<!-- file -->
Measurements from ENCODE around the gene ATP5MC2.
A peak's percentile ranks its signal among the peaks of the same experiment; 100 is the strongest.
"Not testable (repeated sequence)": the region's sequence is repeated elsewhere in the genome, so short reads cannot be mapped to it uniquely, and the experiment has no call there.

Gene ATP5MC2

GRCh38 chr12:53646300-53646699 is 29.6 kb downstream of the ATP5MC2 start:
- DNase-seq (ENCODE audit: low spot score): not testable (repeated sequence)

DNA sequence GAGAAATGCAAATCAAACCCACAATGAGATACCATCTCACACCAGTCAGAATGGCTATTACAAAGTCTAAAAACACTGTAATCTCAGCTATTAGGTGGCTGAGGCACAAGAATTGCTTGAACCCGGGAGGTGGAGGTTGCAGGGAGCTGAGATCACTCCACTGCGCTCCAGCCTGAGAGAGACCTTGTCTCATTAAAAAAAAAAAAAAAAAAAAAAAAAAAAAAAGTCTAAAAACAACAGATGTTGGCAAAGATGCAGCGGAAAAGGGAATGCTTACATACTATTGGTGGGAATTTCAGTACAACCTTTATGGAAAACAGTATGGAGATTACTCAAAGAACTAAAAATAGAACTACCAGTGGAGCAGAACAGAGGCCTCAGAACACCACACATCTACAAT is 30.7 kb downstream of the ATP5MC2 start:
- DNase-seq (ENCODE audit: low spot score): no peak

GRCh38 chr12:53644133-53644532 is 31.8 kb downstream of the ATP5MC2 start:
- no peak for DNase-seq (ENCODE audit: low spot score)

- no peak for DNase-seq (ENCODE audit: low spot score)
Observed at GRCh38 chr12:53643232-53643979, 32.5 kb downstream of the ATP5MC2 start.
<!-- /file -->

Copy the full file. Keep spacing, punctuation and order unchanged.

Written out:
Measurements from ENCODE around the gene ATP5MC2.
A peak's percentile ranks its signal among the peaks of the same experiment; 100 is the strongest.
"Not testable (repeated sequence)": the region's sequence is repeated elsewhere in the genome, so short reads cannot be mapped to it uniquely, and the experiment has no call there.

Gene ATP5MC2

GRCh38 chr12:53646300-53646699 is 29.6 kb downstream of the ATP5MC2 start:
- DNase-seq (ENCODE audit: low spot score): not testable (repeated sequence)

DNA sequence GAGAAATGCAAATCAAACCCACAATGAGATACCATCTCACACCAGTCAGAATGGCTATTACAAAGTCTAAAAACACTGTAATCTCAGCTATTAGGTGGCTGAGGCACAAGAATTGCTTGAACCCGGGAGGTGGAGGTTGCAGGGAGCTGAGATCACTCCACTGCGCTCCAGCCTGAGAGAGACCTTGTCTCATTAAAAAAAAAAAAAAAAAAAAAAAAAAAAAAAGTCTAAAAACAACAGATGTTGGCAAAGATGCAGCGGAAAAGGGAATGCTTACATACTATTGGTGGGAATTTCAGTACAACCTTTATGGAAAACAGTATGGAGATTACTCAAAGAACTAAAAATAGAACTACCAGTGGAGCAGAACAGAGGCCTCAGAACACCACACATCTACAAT is 30.7 kb downstream of the ATP5MC2 start:
- DNase-seq (ENCODE audit: low spot score): no peak

GRCh38 chr12:53644133-53644532 is 31.8 kb downstream of the ATP5MC2 start:
- no peak for DNase-seq (ENCODE audit: low spot score)

- no peak for DNase-seq (ENCODE audit: low spot score)
Observed at GRCh38 chr12:53643232-53643979, 32.5 kb downstream of the ATP5MC2 start.